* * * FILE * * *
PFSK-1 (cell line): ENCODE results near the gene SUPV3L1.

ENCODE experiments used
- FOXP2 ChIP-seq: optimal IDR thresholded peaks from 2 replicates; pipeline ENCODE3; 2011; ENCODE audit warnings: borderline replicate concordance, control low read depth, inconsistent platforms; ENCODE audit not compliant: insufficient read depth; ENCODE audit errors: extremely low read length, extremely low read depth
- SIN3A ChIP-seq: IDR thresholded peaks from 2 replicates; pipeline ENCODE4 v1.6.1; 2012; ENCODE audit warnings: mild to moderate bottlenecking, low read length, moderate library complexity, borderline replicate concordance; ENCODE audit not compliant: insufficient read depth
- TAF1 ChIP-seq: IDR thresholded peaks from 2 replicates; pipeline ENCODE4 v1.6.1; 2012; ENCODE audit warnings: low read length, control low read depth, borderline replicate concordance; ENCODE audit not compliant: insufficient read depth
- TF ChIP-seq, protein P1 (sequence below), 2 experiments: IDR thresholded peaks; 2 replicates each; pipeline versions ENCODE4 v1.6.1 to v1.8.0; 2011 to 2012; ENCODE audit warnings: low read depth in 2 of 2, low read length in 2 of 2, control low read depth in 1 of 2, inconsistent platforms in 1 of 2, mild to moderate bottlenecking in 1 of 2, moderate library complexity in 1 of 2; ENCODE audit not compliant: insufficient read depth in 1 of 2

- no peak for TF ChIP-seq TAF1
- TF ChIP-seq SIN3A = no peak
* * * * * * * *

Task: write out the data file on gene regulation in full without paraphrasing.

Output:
PFSK-1 (cell line): ENCODE results near the gene SUPV3L1.

ENCODE experiments used
- FOXP2 ChIP-seq: optimal IDR thresholded peaks from 2 replicates; pipeline ENCODE3; 2011; ENCODE audit warnings: borderline replicate concordance, control low read depth, inconsistent platforms; ENCODE audit not compliant: insufficient read depth; ENCODE audit errors: extremely low read length, extremely low read depth
- SIN3A ChIP-seq: IDR thresholded peaks from 2 replicates; pipeline ENCODE4 v1.6.1; 2012; ENCODE audit warnings: mild to moderate bottlenecking, low read length, moderate library complexity, borderline replicate concordance; ENCODE audit not compliant: insufficient read depth
- TAF1 ChIP-seq: IDR thresholded peaks from 2 replicates; pipeline ENCODE4 v1.6.1; 2012; ENCODE audit warnings: low read length, control low read depth, borderline replicate concordance; ENCODE audit not compliant: insufficient read depth
- TF ChIP-seq, protein P1 (sequence below), 2 experiments: IDR thresholded peaks; 2 replicates each; pipeline versions ENCODE4 v1.6.1 to v1.8.0; 2011 to 2012; ENCODE audit warnings: low read depth in 2 of 2, low read length in 2 of 2, control low read depth in 1 of 2, inconsistent platforms in 1 of 2, mild to moderate bottlenecking in 1 of 2, moderate library complexity in 1 of 2; ENCODE audit not compliant: insufficient read depth in 1 of 2

- no peak for TF ChIP-seq TAF1
- TF ChIP-seq SIN3A = no peak